Liability and Damages In Car Crash Cases

April 3, 2016

An man faces criminal charges after he ran a stop sign moments before a fatal crash near Latta.

 

South Carolina Highway Patrol officers state that 43-year-old Stewart Sherman was northbound on Secondary Road 151 when he failed to stop at a stop sign at the intersection of 151 and SC 917. As a result, he essentially T-boned a 2005 Chrysler. A passenger in that vehicle, later identified as 37-year-old Krissi Lane, of Latta, was pronounced dead at a local hospital.

 

Both drivers were also transported to area hospitals with various injuries.

 

Violation of Statute

 

When a driver runs a red light, exceeds the posted speed limit, makes an unsafe lane change, or violates any other provision of any state criminal law, including provisions in the Traffic Code, negligence per se may come into play. The elements are:

 

  • The defendant violated a criminal statute;
  • Causing harm the statute was designed to prevent; and
  • To a member of a protected class.

 

In South Carolina, negligence per se (NPS) creates a rebuttable presumption in both the liability and punitive damages portions of civil trials.

 

NPS is a more objective approach to liability than traditional negligence and offers jurors more of a “checklist” when they determine legal fault. For example, in an alcohol-involved crash, if the tortfeasor (negligent driver) was not arrested for DUI, the plaintiff must prove impairment through circumstantial evidence. Given the lower standard of proof in civil court, such a showing is normally not a problem. But if the tortfeasor received a DUI, the jury can ignore the circumstantial evidence, like bloodshot eyes and unsteady balance, altogether.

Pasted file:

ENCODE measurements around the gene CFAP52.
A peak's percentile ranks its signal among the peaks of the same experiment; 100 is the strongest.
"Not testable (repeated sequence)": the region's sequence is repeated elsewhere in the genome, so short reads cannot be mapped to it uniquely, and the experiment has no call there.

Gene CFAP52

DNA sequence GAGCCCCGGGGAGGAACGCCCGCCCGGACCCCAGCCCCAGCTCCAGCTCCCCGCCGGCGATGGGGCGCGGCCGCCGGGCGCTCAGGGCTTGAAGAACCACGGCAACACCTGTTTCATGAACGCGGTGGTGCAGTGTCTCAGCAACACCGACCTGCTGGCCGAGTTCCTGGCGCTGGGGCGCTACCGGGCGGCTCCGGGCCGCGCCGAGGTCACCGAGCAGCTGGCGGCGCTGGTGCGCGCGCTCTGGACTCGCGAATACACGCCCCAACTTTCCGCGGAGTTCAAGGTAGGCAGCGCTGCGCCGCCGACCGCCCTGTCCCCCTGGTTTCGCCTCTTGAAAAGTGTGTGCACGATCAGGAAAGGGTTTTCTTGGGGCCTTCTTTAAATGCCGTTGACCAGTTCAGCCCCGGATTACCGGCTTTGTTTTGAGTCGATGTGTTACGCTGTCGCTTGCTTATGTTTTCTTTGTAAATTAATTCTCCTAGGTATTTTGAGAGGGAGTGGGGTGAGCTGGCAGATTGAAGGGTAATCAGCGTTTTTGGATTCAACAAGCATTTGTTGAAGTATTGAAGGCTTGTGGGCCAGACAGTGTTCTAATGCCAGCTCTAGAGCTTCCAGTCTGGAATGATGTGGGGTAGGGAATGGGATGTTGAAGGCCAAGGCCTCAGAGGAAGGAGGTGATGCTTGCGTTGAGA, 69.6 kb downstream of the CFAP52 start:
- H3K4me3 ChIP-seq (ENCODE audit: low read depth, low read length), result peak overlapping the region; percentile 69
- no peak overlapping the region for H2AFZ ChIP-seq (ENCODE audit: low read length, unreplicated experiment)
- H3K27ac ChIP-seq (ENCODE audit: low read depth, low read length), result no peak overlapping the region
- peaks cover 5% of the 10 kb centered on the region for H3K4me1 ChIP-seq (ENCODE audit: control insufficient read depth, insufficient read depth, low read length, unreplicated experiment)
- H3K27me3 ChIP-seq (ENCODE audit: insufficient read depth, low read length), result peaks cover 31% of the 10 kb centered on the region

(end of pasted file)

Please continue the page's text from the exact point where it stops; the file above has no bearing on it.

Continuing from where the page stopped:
To disprove liability under those facts, the tortfeasor would most likely have to show that the officer lacked probable cause for the arrest, which is a very difficult burden to carry, even in civil court.

 

NPS also creates a presumption of extreme recklessness. To award punitive damages based on negligence per se, the plaintiff must prove:

 

  • Statutory Violation: Once again, any violation of any criminal statute meets this requirement.

 

  • Proximately Caused Injury: To defeat a punitive damages claim, the defendant may introduce evidence of another party’s negligence, either at the crash scene or perhaps by a treating physician.

 

The amount of punitive damages varies significantly based on the tendencies of jurors in particular jurisdictions, the evidence in the case, and other factors. But regardless of the amount of punitive damages, car crash victims are always entitled to compensation for their economic and noneconomic losses.

 

An Attorney Who Is on Your Side

 

There are various ways to obtain significant compensation in civil court. For a free consultation with an assertive personal injury attorney in Charleston, contact David Aylor Law Offices. You have a limited amount of time to act.

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